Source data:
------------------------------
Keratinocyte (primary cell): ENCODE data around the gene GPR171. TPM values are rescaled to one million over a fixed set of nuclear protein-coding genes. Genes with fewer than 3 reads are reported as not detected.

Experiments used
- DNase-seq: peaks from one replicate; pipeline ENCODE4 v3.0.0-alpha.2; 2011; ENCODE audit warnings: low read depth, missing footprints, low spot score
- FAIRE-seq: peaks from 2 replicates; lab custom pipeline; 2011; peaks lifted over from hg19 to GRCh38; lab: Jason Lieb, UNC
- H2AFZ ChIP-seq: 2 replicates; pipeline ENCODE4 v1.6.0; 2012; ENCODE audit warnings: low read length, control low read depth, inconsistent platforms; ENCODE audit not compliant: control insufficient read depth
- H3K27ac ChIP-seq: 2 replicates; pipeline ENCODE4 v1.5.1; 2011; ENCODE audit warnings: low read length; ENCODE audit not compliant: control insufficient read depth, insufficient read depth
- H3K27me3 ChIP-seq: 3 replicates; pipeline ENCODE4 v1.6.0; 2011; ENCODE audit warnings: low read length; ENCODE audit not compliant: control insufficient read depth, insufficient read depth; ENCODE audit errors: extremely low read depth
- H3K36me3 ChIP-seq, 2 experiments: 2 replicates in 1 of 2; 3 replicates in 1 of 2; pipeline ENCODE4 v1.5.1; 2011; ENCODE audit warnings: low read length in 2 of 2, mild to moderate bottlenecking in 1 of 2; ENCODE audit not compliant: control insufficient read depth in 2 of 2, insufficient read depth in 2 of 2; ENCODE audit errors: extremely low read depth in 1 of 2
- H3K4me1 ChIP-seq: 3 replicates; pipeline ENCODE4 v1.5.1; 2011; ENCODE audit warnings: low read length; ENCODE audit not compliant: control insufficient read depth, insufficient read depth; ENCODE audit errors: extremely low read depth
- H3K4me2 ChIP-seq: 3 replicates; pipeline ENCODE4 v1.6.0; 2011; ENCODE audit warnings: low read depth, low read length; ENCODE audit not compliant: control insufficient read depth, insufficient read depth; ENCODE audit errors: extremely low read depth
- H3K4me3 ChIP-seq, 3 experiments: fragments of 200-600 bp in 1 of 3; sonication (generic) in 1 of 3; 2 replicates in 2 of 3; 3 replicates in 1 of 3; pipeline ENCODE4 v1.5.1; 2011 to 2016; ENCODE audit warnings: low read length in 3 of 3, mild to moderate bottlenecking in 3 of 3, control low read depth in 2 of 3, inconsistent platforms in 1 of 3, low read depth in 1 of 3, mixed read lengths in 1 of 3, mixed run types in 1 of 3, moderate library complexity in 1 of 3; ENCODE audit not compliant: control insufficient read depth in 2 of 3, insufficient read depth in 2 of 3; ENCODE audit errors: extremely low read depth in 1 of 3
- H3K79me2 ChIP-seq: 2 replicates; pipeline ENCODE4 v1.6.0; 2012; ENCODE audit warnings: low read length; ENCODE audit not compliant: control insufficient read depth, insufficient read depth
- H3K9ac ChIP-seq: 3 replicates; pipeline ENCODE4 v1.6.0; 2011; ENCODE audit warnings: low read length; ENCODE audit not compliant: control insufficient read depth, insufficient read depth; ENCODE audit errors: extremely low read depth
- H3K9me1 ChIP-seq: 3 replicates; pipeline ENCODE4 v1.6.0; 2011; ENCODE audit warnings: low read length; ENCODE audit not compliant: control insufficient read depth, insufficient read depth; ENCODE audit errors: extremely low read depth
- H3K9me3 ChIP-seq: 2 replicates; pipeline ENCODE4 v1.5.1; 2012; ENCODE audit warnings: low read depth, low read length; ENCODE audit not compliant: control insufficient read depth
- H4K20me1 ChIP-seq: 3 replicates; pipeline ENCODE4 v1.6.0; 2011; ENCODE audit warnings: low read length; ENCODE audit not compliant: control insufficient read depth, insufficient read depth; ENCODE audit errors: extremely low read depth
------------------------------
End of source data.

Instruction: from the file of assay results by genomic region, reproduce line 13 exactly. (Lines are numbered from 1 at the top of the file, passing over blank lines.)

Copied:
- H3K9ac ChIP-seq: 3 replicates; pipeline ENCODE4 v1.6.0; 2011; ENCODE audit warnings: low read length; ENCODE audit not compliant: control insufficient read depth, insufficient read depth; ENCODE audit errors: extremely low read depth